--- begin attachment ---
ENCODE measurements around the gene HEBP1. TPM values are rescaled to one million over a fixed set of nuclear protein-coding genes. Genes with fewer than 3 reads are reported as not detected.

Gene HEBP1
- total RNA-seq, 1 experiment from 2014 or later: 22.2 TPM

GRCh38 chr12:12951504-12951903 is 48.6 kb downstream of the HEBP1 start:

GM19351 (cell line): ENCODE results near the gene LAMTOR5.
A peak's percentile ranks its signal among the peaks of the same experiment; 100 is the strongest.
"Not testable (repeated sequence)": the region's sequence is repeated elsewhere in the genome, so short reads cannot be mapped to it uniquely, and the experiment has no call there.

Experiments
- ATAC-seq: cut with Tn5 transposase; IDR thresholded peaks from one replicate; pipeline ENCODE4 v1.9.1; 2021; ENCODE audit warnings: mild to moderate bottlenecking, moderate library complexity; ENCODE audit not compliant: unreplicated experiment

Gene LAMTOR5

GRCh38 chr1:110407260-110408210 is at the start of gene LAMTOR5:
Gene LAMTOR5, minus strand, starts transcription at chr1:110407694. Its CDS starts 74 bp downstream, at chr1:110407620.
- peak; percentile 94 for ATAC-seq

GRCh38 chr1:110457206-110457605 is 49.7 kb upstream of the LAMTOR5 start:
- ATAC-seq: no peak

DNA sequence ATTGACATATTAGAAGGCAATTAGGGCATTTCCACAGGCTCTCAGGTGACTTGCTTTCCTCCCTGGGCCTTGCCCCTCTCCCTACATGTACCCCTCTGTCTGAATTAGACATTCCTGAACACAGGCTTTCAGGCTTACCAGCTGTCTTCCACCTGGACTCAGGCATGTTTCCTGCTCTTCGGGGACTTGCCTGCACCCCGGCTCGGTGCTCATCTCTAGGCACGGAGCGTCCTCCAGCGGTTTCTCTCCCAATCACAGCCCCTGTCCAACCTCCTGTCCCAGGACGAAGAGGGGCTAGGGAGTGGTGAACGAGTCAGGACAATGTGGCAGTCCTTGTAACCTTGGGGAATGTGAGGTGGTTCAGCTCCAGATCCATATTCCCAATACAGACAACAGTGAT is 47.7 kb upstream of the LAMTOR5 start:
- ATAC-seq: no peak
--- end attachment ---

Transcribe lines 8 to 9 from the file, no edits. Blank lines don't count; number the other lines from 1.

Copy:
Experiments
- ATAC-seq: cut with Tn5 transposase; IDR thresholded peaks from one replicate; pipeline ENCODE4 v1.9.1; 2021; ENCODE audit warnings: mild to moderate bottlenecking, moderate library complexity; ENCODE audit not compliant: unreplicated experiment